Because glass is non-porous, it doesn't absorb flavor from the oil inside. This is beneficial if you're likely to switch between different oils, as an oil with a more intense flavor could potentially taint the next type of oil you use. Glass can shatter when dropped, of course, but if it's thick, it should be able to withstand short drops onto carpet or linoleum.
Stainless steel can't shatter or crack, so it's a durable choice. It is, however, prone to picking up fingerprints and smudges, which can be annoying.
Check how much oil you can fit inside your chosen oil mister. It should be an appropriate amount for the frequency with which you’ll use it. If you plan to use your oil mister only occasionally, opt for a compact model with a small capacity, so you can use it all up before the oil expires or the mister needs cleaning. For daily use, a mister with a decent capacity is better so you don’t have to refill it often.
The name "oil mister" suggests that the oil will spray out in a fine mist, giving you even coverage of the food or pan you're trying to oil. In reality, a fairly large percentage of oil misters actually spray out a steady stream of oil that doesn't disperse all that much. Although this may not be what you’d expect from a mister, it can be better for certain applications. Keep this in mind as you shop. It’s always best to read the product specs and purchase accordingly.
Great news for anyone on a tight budget: oil misters aren't expensive. However, you should avoid the cheapest models out there, as they often don't perform adequately. Receiving an annoyingly ineffective oil mister isn't worth the savings of only a few dollars.
Basic oil misters cost less than $10. These are often made from poor materials that break easily, and they often don't spray all that well.
Mid-range oil misters cost between $10 and $15. These are fairly decent, and the majority give you an even mist and are easy to use.
High-end oil misters cost between $15 and $25. These misters are most likely to provide even results and last for years to come.
Pick an oil mister that doesn't leak. Low-quality oil misters sometimes do leak, and the dribbles of oil all over the place are a pain to clean up.
Check how easy your chosen oil mister is to fill. Those with wider openings at the neck are easier to pour oil into. You may need to use a funnel, particularly for those with narrow openings.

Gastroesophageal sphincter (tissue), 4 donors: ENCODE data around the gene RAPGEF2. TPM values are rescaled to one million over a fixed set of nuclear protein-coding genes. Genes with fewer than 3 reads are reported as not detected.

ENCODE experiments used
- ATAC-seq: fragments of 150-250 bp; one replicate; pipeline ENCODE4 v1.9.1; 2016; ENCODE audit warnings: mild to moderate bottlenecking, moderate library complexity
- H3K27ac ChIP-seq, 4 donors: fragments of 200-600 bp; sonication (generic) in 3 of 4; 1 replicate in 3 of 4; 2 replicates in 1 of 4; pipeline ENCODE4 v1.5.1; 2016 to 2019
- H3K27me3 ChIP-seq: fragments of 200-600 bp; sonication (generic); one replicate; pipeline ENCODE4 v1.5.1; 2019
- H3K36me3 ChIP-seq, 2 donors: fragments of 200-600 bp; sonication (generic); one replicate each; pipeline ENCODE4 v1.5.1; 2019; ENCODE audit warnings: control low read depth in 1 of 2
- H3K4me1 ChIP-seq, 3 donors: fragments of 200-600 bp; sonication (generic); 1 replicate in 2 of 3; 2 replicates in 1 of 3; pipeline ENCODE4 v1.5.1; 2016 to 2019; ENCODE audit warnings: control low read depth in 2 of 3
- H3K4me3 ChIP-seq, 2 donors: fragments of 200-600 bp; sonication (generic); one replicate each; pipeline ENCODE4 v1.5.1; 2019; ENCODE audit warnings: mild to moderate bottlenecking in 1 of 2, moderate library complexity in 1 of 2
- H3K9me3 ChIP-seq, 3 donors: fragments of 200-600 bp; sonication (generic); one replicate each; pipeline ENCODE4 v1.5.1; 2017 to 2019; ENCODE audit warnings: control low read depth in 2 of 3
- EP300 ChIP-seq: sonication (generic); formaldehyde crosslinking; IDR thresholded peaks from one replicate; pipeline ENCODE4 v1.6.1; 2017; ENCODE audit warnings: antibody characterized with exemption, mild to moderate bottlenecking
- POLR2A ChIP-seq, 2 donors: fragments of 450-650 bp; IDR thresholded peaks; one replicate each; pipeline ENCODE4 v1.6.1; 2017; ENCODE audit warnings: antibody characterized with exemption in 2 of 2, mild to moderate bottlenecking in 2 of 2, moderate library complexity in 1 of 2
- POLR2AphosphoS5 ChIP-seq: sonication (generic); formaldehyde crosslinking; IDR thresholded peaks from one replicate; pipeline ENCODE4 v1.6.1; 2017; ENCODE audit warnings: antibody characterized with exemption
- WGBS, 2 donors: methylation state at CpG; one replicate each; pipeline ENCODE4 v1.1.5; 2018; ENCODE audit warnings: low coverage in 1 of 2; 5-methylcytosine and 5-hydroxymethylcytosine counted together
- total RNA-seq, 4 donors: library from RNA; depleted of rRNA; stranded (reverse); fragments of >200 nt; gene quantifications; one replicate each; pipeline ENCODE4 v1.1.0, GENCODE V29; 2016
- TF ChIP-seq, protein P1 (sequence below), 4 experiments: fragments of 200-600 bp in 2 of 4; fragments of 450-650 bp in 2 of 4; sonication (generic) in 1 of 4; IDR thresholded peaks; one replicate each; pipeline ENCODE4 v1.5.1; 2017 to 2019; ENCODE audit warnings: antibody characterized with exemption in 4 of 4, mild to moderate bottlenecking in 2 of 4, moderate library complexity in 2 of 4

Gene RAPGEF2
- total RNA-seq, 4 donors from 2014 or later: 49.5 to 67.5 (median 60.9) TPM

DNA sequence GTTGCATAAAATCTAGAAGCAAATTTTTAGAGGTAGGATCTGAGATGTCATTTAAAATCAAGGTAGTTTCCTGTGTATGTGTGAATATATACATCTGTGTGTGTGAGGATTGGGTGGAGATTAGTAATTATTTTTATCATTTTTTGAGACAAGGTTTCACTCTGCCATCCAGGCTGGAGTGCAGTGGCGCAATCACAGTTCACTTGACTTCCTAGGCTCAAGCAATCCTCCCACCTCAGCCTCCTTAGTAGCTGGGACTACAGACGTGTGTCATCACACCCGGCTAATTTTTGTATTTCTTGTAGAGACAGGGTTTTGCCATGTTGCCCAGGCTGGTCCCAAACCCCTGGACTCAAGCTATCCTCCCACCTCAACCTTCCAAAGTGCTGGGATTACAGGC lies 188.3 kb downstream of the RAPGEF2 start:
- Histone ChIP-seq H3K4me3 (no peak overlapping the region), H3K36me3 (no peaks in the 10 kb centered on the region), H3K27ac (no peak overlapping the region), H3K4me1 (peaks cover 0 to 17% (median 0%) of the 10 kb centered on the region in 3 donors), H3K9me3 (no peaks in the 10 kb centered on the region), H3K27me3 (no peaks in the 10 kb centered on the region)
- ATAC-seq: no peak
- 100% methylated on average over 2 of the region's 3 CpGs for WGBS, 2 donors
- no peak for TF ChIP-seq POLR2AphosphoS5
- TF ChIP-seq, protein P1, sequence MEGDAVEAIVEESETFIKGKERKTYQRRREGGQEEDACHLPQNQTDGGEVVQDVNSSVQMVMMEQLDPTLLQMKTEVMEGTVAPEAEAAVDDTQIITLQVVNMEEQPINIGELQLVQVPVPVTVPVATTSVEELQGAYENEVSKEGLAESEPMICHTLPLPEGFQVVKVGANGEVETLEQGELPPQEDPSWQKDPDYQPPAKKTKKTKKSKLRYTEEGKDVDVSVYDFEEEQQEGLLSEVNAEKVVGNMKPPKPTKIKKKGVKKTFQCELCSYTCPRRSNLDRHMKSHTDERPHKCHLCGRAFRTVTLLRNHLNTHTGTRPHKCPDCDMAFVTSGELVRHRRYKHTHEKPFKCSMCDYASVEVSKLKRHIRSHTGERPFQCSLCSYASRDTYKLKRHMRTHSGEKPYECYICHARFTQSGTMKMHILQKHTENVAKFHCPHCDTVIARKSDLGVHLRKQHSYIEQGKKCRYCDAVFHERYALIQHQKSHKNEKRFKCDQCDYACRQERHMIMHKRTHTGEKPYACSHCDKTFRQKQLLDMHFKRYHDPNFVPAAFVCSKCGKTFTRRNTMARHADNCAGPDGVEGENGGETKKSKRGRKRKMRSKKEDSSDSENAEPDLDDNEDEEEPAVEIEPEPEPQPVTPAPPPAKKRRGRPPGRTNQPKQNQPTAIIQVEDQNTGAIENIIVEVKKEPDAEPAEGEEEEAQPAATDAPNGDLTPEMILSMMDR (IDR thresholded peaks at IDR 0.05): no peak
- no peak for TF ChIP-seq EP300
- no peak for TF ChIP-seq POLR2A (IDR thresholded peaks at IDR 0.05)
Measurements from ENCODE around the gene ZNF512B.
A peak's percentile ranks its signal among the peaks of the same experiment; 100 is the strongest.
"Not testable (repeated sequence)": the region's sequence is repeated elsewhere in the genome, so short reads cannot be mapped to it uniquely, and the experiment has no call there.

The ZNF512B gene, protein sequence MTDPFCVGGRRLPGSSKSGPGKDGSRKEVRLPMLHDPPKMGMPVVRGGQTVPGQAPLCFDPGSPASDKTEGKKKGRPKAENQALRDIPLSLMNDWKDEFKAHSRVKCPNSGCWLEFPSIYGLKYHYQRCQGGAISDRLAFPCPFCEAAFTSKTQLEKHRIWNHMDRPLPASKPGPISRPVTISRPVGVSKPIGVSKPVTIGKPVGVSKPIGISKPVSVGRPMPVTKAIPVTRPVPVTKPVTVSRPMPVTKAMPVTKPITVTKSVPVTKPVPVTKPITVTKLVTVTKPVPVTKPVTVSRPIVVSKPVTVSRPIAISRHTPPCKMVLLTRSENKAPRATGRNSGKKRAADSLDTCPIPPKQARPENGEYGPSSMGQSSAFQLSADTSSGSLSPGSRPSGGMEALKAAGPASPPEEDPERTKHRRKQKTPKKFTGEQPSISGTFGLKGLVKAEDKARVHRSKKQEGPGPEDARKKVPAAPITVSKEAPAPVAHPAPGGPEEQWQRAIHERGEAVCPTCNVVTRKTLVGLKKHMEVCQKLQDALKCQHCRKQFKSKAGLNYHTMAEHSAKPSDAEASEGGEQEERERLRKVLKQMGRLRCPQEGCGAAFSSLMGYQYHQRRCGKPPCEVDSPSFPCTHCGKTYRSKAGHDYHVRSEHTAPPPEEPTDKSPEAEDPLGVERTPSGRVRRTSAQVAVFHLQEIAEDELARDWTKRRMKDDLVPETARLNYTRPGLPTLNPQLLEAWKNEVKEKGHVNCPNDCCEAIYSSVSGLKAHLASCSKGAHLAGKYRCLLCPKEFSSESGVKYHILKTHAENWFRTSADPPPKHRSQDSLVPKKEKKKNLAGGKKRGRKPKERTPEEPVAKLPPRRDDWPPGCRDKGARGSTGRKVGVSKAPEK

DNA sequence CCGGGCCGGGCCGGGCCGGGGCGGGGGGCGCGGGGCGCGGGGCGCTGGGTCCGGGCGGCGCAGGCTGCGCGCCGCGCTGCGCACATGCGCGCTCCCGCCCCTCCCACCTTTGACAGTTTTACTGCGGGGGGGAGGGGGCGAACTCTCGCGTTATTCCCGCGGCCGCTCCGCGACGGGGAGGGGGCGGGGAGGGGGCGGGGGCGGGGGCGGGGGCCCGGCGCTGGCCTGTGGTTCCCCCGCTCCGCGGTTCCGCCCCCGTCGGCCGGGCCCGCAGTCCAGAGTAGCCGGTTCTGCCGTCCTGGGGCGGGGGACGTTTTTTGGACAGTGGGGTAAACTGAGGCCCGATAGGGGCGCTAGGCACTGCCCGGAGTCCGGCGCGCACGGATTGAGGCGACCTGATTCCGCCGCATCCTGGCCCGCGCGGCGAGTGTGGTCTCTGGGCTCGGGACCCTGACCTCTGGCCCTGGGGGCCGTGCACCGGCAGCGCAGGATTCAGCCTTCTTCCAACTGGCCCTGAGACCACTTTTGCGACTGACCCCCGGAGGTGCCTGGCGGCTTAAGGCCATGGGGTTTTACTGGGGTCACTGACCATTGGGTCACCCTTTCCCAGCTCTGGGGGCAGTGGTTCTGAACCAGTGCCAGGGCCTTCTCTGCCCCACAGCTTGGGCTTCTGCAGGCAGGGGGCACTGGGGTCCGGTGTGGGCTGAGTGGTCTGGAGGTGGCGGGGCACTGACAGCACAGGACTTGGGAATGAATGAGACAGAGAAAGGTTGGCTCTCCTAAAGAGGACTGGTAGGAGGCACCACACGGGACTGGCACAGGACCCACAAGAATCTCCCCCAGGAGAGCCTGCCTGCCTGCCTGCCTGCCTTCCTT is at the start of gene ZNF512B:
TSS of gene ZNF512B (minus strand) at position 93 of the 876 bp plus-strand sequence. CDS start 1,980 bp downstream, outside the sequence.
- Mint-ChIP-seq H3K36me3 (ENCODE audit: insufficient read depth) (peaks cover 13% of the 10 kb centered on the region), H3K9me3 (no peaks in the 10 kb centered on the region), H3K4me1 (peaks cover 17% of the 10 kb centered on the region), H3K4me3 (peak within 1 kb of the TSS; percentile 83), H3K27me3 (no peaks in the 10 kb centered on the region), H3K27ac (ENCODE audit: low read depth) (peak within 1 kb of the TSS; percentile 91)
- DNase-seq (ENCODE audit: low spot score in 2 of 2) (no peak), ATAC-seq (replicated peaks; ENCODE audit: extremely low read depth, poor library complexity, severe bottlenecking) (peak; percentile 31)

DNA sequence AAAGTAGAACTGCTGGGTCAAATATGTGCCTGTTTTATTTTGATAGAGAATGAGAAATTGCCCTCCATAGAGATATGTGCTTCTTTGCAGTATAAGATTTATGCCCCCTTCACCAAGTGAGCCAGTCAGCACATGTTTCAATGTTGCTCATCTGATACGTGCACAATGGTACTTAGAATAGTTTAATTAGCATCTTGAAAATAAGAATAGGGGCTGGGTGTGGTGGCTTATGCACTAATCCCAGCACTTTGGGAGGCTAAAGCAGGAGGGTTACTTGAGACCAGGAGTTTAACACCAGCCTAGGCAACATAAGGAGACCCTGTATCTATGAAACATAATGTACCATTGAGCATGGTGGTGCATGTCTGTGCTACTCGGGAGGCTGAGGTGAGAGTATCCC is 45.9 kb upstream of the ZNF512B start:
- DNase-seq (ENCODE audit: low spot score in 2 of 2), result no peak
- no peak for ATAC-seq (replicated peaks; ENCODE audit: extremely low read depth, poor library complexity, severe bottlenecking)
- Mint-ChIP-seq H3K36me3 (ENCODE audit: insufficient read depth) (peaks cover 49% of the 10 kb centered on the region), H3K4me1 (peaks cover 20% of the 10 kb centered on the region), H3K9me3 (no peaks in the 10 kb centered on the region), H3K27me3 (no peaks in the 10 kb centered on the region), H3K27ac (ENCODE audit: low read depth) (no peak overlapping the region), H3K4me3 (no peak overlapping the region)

Decide whether you want your oil mister to be BPA-free. Some oil misters with plastic bodies may contain BPA. Also, the lid and spraying mechanism may contain BPA. If you’re in the habit of avoiding products with this chemical, you'll need to search for a model specifically listed as BPA-free.
Q. Can I use my oil mister for other liquids?
A. An oil mister is suitable for oils, but what if you'd like to use it to spray vinegar, red wine, or even water? You can use the majority of oil misters to spray other liquids, but some are specially designed with fairly viscous liquids (like oil) and therefore aren't as effective with thinner liquids. Check the product information for your chosen oil mister to see if you can use it with other liquids.
Q. How often should I clean my oil mister?
A. You should clean your oil mister every six to eight weeks, or when it needs refilling. If you don't clean it regularly, the nozzle could become clogged, or the oil inside could start to turn rancid.
Q. Are oil misters dishwasher safe?
A. That depends on your particular model. Check the care instructions to find out how to best wash your oil mister. If it is dishwasher safe, it's generally only the body of the mister that can go in the dishwasher (not the nozzle/spraying mechanism), and it usually needs to be washed on the top rack. Otherwise, you can clean your oil mister by hand with hot, soapy water. Be sure to rinse it thoroughly afterward.